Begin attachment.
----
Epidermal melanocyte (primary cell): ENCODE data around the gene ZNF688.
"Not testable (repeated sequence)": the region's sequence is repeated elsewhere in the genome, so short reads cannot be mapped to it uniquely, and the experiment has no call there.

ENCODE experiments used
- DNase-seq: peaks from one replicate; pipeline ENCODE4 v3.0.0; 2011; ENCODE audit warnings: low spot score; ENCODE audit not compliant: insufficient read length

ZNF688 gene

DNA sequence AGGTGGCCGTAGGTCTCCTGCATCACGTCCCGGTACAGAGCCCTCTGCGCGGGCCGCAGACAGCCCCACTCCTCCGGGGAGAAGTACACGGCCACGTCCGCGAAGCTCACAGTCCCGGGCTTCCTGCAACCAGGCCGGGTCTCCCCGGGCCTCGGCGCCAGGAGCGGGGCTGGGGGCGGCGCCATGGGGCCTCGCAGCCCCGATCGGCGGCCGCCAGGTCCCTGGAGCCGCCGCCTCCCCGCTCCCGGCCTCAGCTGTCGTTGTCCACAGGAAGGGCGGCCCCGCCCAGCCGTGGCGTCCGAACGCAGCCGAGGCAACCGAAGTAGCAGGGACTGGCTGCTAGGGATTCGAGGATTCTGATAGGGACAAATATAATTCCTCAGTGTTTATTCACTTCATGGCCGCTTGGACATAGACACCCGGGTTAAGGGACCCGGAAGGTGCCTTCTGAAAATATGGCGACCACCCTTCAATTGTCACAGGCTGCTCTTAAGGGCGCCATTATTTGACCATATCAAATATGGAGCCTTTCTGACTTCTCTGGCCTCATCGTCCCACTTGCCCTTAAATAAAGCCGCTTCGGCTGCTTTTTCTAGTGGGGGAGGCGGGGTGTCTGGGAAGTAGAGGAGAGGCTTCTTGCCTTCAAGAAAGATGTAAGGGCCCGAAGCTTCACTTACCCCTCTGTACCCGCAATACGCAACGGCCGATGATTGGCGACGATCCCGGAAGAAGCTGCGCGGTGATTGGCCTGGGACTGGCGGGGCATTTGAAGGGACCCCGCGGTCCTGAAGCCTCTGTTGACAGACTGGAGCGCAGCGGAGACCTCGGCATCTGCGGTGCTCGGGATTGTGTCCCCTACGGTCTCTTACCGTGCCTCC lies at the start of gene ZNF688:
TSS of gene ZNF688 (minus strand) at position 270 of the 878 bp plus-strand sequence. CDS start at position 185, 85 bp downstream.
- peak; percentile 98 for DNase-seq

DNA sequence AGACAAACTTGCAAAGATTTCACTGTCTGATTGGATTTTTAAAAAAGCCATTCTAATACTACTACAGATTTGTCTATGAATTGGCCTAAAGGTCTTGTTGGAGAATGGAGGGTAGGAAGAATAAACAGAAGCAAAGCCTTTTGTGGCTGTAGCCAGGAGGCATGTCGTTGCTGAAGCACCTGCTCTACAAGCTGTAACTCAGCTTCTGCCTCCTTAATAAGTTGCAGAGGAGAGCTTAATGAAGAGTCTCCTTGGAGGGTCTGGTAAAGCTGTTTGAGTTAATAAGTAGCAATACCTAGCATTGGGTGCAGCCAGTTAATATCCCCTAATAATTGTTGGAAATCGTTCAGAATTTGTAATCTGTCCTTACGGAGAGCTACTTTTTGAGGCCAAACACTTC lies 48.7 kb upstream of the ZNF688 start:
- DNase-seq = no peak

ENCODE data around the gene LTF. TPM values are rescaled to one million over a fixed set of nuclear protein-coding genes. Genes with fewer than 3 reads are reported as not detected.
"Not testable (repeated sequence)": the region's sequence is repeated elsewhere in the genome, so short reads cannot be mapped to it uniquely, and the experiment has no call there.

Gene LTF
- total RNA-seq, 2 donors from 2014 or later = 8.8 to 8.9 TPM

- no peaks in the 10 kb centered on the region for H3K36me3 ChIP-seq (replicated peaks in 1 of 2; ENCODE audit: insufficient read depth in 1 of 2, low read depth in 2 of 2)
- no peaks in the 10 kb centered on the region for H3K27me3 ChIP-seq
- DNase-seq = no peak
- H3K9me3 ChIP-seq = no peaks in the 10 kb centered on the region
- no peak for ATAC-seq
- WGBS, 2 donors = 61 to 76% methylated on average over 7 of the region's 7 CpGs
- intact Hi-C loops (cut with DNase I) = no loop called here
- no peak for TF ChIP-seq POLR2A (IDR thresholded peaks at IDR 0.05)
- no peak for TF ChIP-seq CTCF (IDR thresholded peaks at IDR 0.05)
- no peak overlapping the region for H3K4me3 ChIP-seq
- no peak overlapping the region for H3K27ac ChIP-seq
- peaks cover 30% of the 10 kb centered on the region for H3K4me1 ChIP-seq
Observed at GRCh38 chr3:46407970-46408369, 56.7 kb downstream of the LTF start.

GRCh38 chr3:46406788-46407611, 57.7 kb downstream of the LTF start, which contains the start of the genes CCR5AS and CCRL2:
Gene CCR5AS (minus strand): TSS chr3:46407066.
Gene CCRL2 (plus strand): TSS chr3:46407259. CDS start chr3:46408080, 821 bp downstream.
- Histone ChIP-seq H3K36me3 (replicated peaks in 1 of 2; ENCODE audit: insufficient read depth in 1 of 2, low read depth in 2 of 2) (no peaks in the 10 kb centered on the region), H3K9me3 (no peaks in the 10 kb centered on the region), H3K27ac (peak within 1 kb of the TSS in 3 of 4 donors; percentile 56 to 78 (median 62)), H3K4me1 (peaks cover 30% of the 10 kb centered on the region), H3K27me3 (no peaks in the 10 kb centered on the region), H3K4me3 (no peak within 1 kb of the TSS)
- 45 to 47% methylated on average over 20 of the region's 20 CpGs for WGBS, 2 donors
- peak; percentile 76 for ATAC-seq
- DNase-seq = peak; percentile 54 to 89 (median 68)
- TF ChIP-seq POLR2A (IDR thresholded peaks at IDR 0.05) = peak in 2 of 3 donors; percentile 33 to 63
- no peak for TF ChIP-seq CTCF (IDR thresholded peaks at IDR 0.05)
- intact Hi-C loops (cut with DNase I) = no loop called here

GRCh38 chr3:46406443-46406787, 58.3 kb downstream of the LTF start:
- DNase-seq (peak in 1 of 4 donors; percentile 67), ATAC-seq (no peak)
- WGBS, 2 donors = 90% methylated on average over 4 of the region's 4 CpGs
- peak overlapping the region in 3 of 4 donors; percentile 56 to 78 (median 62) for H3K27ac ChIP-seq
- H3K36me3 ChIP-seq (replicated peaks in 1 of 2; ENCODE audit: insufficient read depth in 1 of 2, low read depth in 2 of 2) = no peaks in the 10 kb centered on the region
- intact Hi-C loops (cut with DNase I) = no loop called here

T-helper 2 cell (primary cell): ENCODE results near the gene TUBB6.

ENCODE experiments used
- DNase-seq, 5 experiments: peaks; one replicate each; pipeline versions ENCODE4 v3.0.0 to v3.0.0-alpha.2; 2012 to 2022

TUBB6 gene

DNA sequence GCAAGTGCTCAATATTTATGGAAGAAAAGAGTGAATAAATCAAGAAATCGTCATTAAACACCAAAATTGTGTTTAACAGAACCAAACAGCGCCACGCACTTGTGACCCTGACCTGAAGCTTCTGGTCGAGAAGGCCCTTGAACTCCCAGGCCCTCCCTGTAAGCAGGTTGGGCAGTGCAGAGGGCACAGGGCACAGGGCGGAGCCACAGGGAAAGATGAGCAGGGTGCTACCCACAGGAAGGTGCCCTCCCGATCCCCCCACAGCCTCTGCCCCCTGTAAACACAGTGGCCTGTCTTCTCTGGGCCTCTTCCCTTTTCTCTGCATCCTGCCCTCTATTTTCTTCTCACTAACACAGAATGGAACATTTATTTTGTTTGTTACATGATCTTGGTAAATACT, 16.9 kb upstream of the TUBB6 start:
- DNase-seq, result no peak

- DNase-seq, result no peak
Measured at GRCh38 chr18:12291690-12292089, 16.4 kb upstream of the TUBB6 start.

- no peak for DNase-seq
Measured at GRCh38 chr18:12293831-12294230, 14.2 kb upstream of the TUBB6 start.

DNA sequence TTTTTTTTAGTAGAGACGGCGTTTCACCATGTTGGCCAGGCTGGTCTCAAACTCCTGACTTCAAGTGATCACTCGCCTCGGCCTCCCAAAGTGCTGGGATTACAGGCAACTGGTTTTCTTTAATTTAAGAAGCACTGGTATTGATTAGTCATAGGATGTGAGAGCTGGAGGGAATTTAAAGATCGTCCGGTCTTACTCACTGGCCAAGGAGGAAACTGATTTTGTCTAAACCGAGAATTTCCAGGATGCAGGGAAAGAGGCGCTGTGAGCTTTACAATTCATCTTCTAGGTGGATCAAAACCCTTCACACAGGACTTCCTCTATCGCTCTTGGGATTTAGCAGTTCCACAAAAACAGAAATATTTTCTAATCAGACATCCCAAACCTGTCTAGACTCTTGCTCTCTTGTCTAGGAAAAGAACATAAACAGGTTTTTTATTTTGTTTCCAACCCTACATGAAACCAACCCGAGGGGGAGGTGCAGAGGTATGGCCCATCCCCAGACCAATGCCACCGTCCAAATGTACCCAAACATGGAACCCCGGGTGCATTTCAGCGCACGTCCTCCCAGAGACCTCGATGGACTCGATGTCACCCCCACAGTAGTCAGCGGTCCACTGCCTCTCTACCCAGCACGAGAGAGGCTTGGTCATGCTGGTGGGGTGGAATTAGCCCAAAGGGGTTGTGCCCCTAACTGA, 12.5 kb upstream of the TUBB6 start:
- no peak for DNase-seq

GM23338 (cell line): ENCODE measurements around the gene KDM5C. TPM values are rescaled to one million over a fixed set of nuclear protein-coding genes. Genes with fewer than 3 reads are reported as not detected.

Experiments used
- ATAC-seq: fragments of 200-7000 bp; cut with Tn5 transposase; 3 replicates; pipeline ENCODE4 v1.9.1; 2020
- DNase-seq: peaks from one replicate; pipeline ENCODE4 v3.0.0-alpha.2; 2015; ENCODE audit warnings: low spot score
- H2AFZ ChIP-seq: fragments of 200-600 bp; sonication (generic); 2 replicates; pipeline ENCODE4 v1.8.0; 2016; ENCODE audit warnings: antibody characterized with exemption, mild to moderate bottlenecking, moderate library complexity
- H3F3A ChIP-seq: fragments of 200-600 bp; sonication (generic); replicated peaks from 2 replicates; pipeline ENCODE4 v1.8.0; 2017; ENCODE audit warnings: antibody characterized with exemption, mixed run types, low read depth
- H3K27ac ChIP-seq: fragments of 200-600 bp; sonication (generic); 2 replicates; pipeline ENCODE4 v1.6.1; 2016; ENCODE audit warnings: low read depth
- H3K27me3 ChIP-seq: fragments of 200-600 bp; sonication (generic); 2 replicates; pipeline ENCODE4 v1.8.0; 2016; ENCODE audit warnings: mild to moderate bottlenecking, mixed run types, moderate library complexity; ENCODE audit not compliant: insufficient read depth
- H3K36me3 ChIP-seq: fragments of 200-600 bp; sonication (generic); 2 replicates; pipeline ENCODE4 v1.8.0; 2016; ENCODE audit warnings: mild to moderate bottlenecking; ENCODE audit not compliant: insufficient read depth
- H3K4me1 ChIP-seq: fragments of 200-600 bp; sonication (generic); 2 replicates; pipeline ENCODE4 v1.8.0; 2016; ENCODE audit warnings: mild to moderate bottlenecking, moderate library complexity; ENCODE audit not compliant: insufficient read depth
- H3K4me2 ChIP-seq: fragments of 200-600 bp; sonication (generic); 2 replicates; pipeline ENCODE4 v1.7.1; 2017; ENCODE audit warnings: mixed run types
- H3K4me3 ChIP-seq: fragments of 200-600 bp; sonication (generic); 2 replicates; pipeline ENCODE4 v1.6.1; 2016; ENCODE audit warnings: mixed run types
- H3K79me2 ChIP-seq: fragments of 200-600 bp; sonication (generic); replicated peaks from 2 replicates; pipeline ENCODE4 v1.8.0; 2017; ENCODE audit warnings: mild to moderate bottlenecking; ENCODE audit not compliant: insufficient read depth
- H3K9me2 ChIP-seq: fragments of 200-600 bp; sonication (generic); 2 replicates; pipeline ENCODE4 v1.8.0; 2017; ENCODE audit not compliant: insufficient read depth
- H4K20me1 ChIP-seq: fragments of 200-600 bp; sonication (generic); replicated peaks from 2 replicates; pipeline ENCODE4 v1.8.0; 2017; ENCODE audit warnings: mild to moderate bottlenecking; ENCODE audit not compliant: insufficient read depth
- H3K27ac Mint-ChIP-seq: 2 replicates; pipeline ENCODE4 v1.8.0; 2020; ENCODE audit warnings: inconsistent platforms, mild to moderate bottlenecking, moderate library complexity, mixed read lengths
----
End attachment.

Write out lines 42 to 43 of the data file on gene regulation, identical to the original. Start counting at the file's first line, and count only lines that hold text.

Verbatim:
- H3K36me3 ChIP-seq (replicated peaks in 1 of 2; ENCODE audit: insufficient read depth in 1 of 2, low read depth in 2 of 2) = no peaks in the 10 kb centered on the region
- intact Hi-C loops (cut with DNase I) = no loop called here